Lloyd Banks Has Been Bringing Great Shows to Denton for 16 Years
September 12th, 2013
Dallas Observer Article from Alan Ayo on September 11 (repost – not original content)
Lloyd Banks runs Rockin’ Rodeo in Denton, but he’s been perched up north doing live music venues for a decade and a half: national touring acts mixed with local and regional bands, not only as opening acts, but also plenty as standalone showcase acts. He’s managed a band or two over that time as well, and brought in all sorts of touring HipHop, Country, Mainstream Rock and local acts of all sizes and flavors to Denton. He’s seen a lot of crazy shit backstage, onstage and on buses…like, the singer of Quiet Riot putting his wig on, and Jason Boland barfing Jager in the sound booth. That’s just skimming the surface. He’s ready to share, so let’s not hold him and his tales up any longer.
You’ve been doing your thing up there a long time! How many years now?
I have now owned clubs, bars and live music venues for over 16 years in Texas. Most in the great city of Denton, Texas!
Tell me about some of the artists youve worked with in the past at Rockin Rodeo, Groovy Mule and The R Bar.
Wow, I have had the great opportunity to see and get to know so many cool artists over the years. Some of my favorites were back at Groovy Mule when I went on a big old school kick and had some of my all time favorites like RUN DMC, Sir Mix a lot, Tone Loc, Digital Underground, Vanilla Ice and several others. Was crazy to hang with guys I grew up listening to. Then I turn around and have guys like Bowling for Soup that brought A Simple Plan to open for them then they blew up. The Toadies, the Nixons, Flickerstick my boys from Dollybraid and 40 Percent and Jason Mraz even played my old venue Reign Entertainment Complex.
A cool but sad story was Gary Stewart, the country legend, played his last show in Denton at my venue before he sadly took his own life. Jerry Jeff Walker and the early days of Pat Green and Cross Canadian Ragweed were quite a blast and a name that came out of Denton that started by playing little acoustic gigs at RBAR then playing my bigger room and now they play stadiums…the great Eli Young Band who I have always loved and happy to still call friends. I have a ton of great stories and have just had so many cool chances to see guys like Ryan Bingham that I got to Rockin Rodeo and two weeks later he won an Oscar….I have had a pretty cool life in music so far and it seems to keep getting better. I am so blessed to be able to bring people into Rockin Rodeo weekly now that I really respect as musicians that are also great people and have great teams. Corey Smith has been here a couple of times and is such a cool dude, Kevin Fowler, Jason Boland, Josh Abbott and really all the guys from the Texas and Red Dirt scene are fun guys to hang with and I love hanging out with them every Thursday night at Rockin Rodeo Denton.
Didn’t you have a “prima donna moment” with Brett Scallions of Fuel backstage at Edgefest one year?
Backstage at Edgefest was always cool. I got big-timed by the lead singer of FUEL years ago and they recently played Rockin Rodeo, so I had fun telling him that story. He apologized, we had a drink, it was all good!
You have lots of stories. You should put them into a book someday.
I have stories for days but let’s just say I have seen the best and worst of the business and when it is pretty it is pretty but when it is bad it can really be bad, sad and scary.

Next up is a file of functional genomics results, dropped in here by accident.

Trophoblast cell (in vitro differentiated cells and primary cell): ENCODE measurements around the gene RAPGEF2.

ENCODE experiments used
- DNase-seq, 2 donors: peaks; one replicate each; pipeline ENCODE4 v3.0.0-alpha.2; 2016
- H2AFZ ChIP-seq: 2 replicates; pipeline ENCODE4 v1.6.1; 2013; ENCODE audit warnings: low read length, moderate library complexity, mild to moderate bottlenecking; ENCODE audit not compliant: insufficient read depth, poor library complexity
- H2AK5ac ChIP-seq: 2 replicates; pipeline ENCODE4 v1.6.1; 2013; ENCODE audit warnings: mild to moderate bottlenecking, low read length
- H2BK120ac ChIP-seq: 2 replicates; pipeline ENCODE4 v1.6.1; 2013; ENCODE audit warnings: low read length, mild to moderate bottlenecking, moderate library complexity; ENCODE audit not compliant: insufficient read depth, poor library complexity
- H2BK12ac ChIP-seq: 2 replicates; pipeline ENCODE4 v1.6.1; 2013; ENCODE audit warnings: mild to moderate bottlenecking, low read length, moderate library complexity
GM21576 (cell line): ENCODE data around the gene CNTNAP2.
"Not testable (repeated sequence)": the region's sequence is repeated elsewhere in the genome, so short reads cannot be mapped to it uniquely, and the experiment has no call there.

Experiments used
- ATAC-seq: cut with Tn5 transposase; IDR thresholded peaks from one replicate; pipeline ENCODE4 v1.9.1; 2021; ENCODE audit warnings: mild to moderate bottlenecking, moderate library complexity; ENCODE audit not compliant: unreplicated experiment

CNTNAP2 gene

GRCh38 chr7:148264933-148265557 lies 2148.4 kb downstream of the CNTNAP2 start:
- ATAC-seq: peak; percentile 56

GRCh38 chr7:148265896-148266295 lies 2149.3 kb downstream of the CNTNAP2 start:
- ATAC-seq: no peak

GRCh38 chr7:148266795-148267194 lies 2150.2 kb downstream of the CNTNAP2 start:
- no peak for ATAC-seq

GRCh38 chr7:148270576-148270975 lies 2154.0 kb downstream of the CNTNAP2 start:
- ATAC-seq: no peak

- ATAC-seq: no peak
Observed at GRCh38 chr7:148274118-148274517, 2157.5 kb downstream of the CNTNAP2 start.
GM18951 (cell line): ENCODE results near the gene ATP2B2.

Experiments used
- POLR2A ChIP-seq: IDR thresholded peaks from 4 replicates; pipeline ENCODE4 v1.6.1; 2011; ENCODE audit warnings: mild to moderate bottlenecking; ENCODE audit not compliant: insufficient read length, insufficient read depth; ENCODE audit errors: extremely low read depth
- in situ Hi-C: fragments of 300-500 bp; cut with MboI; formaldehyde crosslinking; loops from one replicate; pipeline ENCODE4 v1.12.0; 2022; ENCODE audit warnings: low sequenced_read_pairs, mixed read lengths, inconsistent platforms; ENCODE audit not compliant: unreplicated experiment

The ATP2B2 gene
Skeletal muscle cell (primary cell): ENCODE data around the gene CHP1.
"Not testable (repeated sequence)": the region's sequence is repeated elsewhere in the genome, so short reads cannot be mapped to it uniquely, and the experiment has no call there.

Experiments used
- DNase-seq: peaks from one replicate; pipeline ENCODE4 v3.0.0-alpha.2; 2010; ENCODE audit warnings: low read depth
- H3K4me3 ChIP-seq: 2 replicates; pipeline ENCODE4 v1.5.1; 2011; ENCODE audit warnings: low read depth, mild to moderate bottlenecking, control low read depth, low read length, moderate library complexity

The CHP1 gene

How did you end up interested specifically in music?
This will speak volumes to my age but my dad was a radio DJ when I was young and I remember listening to Elvis with him and other great artists of his time and we always had music in the house. Elvis was also my first concert which is pretty cool. I was very young but remember a couple of things about it. I just knew growing up how much music meant to me and when I got into college I remember coming up with the crazy idea that I wanted to own bars and live music venues. I never knew then what it would mean to my life and my future and all of the incredible experiences I have had. I have the most respect for these artists I have gotten to know over the years that started like most in their garage with buddies that write from their hearts and their experiences and now have really done something with their careers and are living their dreams. Nothing makes me more sad but yet proud when I can’t get an artist back in my room because they are on to bigger venues. It stinks to a point but I am much more happy for them especially when I have seen them from the time they called begging me to play solo acoustic and now they are selling out five and ten thousand seat venues. I just love local music and try really hard to help the guys I see that are willing to work and are tough enough to chase their dreams in this insane business of music.
How far back does your history go in DFW music? Fond memories? Alternately, memories of rather dark or crazy moments?
Well I started at University of North Texas in 1989 and was always going to see shows in Denton and all around DFW and beyond. One of my best buddies little brothers was in a band and we followed them all over the place and saw some craziness. It was pretty fun for a college kid. I remember them opening for Quiet Riot in Galveston and going on the Quiet Riot bus before the show just in time to watch their lead singer put on his big curly wig…I didn’t know that dude was bald! Was really weird and hilarious all at the same time. It was hair band days and he had none of it. Getting to meet and hang out with KISS thanks to this silly tv show me and my buddy had on North Texas Television was quite an experience. We drank out of some bottle Paul Stanley did not finish certain it would make us cooler. Pretty sure it made us all sick. Haha.